Who’s Rwanda’s first neigbour?

Mongolia’s ‘Third Neigbour’ foreign policy made me wonder who Rwanda’s first or second neighbour is. Like individuals, countries too need friends for those times when they a helping hand. That is the nature of international politics; where relations are forged on alliances in order to safeguard geo-political and economic interests.

Mongolia’s ‘Third Neigbour’ foreign policy made me wonder who Rwanda’s first or second neighbour is.

Like individuals, countries too need friends for those times when they a helping hand. That is the nature of international politics; where relations are forged on alliances in order to safeguard geo-political and economic interests.

Take Syria as an example, President Barrack Obama was eleven seconds away from pressing the attack button when Russia rushed in with an eleventh hour proposal that has saved President Assad’s regime thus far.

During a recent interview with CCTV-news in Beijing, Mongolia’s foreign minister explained that under their third neigbour policy, they tell other nations to understand that the first and second place are already taken by China and Russia respectively.

“So anyone else is free to be our third neigbour (friend) but not first or second,” the minister explained.

It’s understandable because Mongolia is sandwiched between Russia in the North and China down South—both wealthy countries with deep voices on the UN Security Council.

Both China and Russia have ruled Mongolia in the past, China for 200 years under the Qing dynasty until 1911 and later Russia, during the glory days of the Soviet Union.

Economically,  Mongolia is rich in copper, gold, uranium and coal and both China and Russia are eager customers. 

But other states too want a share of these minerals and Mongolia’s third neigbour approach could be seen as a balancing act of international relations—making new friends while firmly keeping the old ones.

Julian Dierkes (2011) writes that Mongolia’s most prominent third neighbours include Canada, the EU (especially Germany and UK), South Korea and the US. 

Since the liberation victory in 1994, Rwanda has practiced what you could call ‘open hug diplomacy,’ by embracing everyone that’s willing to be part of the country’s renaissance project.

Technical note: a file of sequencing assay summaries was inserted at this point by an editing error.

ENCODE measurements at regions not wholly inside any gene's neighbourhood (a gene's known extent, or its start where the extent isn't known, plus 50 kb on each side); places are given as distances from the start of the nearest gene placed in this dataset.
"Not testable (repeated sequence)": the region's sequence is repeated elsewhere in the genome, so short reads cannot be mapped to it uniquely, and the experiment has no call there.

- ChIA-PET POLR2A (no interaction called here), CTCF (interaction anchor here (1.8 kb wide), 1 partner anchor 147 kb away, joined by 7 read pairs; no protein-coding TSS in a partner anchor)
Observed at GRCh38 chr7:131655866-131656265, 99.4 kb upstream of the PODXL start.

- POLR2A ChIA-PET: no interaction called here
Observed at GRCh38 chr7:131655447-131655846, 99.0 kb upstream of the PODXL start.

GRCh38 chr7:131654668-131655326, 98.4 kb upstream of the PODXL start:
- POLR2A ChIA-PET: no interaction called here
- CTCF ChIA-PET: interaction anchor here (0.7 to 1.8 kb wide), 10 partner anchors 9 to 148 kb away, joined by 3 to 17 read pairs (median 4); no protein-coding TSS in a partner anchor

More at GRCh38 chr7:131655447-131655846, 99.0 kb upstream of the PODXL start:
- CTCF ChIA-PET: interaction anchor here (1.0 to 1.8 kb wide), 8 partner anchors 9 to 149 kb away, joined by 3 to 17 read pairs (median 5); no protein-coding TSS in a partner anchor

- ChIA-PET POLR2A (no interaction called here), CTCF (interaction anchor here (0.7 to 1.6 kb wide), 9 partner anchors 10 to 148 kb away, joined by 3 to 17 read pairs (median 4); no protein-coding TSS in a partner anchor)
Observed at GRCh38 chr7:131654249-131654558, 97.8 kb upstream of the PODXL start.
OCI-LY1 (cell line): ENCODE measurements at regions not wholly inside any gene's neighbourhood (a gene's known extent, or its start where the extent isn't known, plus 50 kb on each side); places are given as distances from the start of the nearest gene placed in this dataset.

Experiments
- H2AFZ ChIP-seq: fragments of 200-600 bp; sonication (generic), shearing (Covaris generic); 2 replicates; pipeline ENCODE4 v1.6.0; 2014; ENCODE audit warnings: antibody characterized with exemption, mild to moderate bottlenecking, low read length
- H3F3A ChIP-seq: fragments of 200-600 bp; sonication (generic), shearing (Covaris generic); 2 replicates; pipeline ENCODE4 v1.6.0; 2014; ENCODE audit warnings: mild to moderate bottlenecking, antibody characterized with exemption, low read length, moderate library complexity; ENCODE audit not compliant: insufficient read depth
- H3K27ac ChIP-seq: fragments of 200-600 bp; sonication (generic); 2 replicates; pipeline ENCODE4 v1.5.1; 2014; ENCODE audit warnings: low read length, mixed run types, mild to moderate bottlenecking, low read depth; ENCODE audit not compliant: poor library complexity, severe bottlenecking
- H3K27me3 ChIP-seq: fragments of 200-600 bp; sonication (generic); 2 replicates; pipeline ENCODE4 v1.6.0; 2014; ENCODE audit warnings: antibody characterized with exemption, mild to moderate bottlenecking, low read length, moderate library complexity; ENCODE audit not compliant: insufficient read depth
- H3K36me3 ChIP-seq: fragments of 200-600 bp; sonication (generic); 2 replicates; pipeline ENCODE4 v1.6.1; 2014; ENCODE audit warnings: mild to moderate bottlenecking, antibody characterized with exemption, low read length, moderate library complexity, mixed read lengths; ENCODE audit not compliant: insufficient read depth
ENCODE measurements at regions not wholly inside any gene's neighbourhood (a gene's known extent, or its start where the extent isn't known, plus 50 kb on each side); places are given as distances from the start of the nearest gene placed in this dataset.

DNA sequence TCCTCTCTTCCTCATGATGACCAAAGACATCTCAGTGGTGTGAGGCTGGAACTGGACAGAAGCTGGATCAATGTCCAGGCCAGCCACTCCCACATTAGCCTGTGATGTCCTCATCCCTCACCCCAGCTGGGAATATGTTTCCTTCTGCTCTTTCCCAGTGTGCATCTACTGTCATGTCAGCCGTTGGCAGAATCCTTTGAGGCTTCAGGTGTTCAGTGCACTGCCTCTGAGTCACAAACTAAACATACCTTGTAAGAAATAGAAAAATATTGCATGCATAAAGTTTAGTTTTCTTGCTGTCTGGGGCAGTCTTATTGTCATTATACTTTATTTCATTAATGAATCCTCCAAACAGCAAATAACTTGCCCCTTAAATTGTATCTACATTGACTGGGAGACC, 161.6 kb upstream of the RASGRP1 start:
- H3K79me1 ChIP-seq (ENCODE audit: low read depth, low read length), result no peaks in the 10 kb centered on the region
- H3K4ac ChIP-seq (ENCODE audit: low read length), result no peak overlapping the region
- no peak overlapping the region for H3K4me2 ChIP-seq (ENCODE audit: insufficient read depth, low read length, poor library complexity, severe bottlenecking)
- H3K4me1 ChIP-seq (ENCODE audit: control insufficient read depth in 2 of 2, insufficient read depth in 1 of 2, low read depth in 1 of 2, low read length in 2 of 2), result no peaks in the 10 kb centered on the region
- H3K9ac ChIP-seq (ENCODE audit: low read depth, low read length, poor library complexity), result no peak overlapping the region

In 2009 when Rwanda joined the EAC, it sought to benefit from the competitive advantages of integration but even in such a situation, Rwanda must know its closest friends for a rainy day.

There are probably three factors that would guide Rwanda’s choice of its two closest regional neigbours; political history, geographical proximity and trade relations.

It appears that by accepting to be part of the EAC’s ‘coalition of the willing,’ Rwanda anointed Uganda and Kenya as its two best friends in the region with whom they could expedite mutually beneficial projects such as the railway.

Yet based on the three factors cited above its Uganda that scores highly on all especially given its inside role in the liberation war that toppled the Genocidal regime.

Geographically, Uganda also enjoys more proximity with Rwanda than Kenya a factor which makes it score more points when it comes to trade.

In fact, Uganda is Rwanda’s biggest regional source of imports according to the Ministry of Trade and commerce.

Recently, when Tanzania expelled Rwandan nationals in that country, many went to Uganda where they have relatives. Actually, the Ugandan constitution recognises Banyarwanda as one of the country’s tribes meaning Uganda can be a second home to many Rwandans.

So under third neigbour diplomacy, there’s little argument that Uganda would scoop the first slot but the second slot is rather tricky.

Kenya’s biggest attraction to Rwanda is in trade. As a landlocked country, Kenya’s port is important for Rwanda, accessible via a direct road route through another friendly country, Uganda.

Kenya is also Rwanda’s leading source of Regional Foreign Direct Investment (FDI) providing hundreds of jobs, paying revenue and helping grow the economy.

It scores very little in terms of political history besides the fact that Nairobi is where the Rwandese Alliance for National Unity was first formed in the early days of the liberation project.

The other nominee is a controversial one, Democratic Republic of Congo (DRC). Trade wise, DRC is a very vital market for Rwanda’s exports buying over 50% of non-commodity exports in 2010. According to the Trade Ministry, Rwanda export volumes to DRC grew by 81% in 2012.

Trade aside, DRC is a prominent player in Rwanda’s political history and just like Uganda; Congo is a second home to many Rwandans. Between 2009 and 2010, relations between Kinshasa and Kigali had warmed with the two governments cooperating on how to eradicate the FDLR problem, before the M23 saga erupted.

Given the trade, political history and the close geographical distance between Kigali and Goma, Rwanda’s interests in a peaceful DRC are indisputable for a peaceful DRC could return as much benefits for Rwanda as the entire EAC combined.

It’s quite possible that besides Uganda, DRC has the potential to be Rwanda’s closest ally if the former fixed its political and governance problems.

Kenneth Agutamba is post graduate student of Communication at the University of China, Beijing.

 

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